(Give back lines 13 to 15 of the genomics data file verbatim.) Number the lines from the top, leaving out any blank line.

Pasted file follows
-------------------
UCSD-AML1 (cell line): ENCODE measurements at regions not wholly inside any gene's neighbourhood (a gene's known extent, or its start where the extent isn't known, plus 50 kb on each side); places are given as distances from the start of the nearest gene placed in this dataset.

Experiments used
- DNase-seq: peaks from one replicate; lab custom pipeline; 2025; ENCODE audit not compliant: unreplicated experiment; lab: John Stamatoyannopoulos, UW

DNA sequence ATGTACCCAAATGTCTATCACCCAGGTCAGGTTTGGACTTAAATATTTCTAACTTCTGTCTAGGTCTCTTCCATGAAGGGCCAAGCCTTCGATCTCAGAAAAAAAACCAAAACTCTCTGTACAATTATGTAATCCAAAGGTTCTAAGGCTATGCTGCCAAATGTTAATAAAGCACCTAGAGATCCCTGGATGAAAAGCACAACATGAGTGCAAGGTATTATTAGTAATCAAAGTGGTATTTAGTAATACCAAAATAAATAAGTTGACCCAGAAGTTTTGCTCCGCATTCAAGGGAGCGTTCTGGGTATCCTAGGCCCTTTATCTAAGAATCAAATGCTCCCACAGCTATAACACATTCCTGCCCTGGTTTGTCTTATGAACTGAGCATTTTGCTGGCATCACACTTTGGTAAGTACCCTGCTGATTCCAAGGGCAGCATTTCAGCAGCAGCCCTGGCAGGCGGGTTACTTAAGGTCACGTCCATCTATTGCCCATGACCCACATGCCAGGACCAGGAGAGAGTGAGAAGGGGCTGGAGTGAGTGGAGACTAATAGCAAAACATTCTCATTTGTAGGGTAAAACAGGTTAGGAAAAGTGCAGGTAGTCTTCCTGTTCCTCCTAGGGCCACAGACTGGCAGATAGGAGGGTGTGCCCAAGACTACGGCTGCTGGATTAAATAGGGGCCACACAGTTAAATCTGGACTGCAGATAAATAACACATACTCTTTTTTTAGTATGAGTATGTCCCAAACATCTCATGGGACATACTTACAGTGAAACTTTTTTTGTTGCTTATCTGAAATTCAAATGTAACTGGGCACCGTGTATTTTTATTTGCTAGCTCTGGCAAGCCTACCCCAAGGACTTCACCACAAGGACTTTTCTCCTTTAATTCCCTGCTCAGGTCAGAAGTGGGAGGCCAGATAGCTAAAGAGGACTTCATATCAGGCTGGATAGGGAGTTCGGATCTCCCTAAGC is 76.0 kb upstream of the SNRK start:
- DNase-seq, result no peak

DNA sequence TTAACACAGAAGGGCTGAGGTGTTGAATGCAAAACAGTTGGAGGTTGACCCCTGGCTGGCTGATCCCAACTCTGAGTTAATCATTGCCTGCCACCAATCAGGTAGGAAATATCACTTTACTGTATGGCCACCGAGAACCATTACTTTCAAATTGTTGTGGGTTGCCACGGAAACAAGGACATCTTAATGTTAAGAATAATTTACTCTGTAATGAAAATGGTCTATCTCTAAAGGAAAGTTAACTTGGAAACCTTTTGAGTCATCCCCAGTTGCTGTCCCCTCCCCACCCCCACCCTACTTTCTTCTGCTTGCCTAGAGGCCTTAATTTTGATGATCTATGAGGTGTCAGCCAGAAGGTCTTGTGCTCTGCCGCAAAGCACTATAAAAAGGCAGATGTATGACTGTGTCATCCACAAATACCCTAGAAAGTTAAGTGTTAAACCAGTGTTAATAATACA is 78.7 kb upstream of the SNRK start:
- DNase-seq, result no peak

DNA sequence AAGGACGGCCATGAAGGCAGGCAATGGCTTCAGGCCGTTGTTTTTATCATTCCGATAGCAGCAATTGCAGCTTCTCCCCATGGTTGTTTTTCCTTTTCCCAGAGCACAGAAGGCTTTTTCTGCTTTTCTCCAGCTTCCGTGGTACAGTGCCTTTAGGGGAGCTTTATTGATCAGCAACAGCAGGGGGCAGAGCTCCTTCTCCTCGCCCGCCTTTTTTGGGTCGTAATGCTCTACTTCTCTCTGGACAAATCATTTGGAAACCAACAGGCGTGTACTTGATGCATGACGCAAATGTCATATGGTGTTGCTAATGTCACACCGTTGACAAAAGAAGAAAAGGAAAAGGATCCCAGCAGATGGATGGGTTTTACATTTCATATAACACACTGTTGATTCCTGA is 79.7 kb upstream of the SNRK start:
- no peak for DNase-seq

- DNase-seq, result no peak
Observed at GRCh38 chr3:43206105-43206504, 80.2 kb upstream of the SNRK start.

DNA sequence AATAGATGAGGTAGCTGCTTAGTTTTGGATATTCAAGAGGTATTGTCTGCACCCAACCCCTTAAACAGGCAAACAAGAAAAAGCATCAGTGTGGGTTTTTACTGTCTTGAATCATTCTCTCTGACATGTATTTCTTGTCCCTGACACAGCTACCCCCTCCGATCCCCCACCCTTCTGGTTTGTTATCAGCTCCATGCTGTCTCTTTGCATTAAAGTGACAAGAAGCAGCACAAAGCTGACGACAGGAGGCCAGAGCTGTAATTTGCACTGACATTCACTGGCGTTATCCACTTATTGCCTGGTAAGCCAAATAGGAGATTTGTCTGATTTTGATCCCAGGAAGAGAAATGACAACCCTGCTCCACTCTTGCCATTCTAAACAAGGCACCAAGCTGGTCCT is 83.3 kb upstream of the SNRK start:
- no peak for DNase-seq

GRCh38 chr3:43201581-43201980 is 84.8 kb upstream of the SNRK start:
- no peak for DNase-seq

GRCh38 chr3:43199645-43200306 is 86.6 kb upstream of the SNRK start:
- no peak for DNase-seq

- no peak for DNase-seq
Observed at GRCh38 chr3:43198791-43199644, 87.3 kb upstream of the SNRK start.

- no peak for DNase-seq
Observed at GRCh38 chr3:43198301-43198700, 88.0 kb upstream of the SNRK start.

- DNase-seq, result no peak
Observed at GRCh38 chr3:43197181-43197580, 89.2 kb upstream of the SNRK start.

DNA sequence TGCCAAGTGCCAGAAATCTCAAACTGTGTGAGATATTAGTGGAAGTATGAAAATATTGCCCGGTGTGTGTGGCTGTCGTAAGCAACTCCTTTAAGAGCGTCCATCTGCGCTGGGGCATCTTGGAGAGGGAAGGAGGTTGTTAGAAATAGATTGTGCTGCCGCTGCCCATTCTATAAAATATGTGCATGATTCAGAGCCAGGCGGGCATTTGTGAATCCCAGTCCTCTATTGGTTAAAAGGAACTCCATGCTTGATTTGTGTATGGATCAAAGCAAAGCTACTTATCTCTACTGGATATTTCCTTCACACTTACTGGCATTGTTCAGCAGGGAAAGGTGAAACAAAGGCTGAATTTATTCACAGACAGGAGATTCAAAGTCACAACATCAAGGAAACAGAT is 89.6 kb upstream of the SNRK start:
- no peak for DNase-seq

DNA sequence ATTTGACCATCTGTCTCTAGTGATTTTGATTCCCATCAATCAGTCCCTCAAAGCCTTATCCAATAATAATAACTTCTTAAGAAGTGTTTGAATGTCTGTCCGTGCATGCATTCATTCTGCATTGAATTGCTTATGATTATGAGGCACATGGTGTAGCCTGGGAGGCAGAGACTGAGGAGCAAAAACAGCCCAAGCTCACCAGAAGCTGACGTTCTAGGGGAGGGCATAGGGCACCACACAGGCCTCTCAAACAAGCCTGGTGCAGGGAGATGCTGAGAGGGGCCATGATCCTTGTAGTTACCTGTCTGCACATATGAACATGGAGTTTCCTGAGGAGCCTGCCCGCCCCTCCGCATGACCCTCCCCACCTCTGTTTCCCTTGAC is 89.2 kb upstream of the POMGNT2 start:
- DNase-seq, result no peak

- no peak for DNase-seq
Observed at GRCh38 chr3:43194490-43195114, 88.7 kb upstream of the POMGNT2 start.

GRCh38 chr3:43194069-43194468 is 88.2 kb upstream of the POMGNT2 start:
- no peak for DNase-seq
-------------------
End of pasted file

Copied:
- no peak for DNase-seq

GRCh38 chr3:43201581-43201980 is 84.8 kb upstream of the SNRK start:
- no peak for DNase-seq